Which kind of proves Min's point really. If Langdorf had used his head instead he might have gotten away for a while longer. Lack of training, lack of experience and lack of a (for want of better words) "culture of winning" all played their part.
Well, the River Platte battle proved the theoreticians right ... that given reasonably close weapon pariety, rate of accurate fire was more important than the weight of the shell. This was shown up actually in WW-I studies, and a war game that earlier proved three cruisers would win was not believed by British commanders.
But I also disagree with the emphasis on "crew" and "experience" as being the key to early IJN sucess. WW II was about technology and machinery, and the proper COMMAND use of that machinery. I can think of no instance where a loss occured because of the failure to use technology at the crew-operational level ... except for aircraft piloting ... and that had as much to do with the machinery (planes becoming obsolesecnt) as pilots.
The early IJN success was because they had superior machines and used them in a superior command way. The three key IJN machines were (1) the aircraft carrier (and the planes on them); (2) the type 93 long lance torpedo; (3) superior night-fighting fire control system (FCS) including optics and sound-detectors.
It could also be argued that the IJN heavy cruisers were a superior weapon... (as they should be, because they were all treaty-breaking 14-16 K ton ships, 50 percent bigger and stronger than the Allied heavy cruisers.) But their superiority could have been related to their being armed with the long lance torpedo. In gun battles, they did not prove to be better machines than the US 10 K tonners.
Interestingly, later in the war those torpedo mounts on the IJN heavies proved to be their achaielles heel... four were sunk during Leyte campaign partly because the oxygen-supply for the deck mounted torpedos, or the torpedos themselves, were hit and then exploded. Again, this is a DESIGN and MACHINERY issue, not a crew, experience, or "luck" issue.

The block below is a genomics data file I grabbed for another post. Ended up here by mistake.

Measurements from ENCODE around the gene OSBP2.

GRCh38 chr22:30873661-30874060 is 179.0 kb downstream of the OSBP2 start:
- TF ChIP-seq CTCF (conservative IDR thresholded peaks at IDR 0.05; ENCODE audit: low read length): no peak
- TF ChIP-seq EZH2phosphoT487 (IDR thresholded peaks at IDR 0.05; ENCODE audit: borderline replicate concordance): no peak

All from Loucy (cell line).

IJN main battle naval philosophy was built around the torpedo, and it was a terrific weapon. The US greatly helped the early performance of the IJN by (1) stubbornly refusing to admit to having inferior, defective machinery (especially torpedos... at least we recognized early on that the US planes were inferior) similar to the refusal to believe the Sherman tank was overmatched in Europe; (2) having virtually incompetent commanders - crew experience had little to do with any of the problems at Savo Island, etc.
Back to "super dreadnaughts" ... the original question was what nation had the superior "super dreadnaughts." I think the question is answered ... the US "Standards" were from the start ahead of the world-curve, remained ahead, proved to be more flexible platforms for upgrade, and ... kicked the crud out of the IJN battleships whenever they faced them. Other nation's "super dreadnaughts," British, French, Italian, were all shown by performance to be a lessor weapon than the US "Standards."
The original quesition has been answered and that answer has been backed up by data, fact, anadote, and attempts at refutation in this line have been lightweight, and shown to be opinion-based, not fact based. Case closed.
Last edited by Jacknola; 05-02-2012 at 11:59 AM.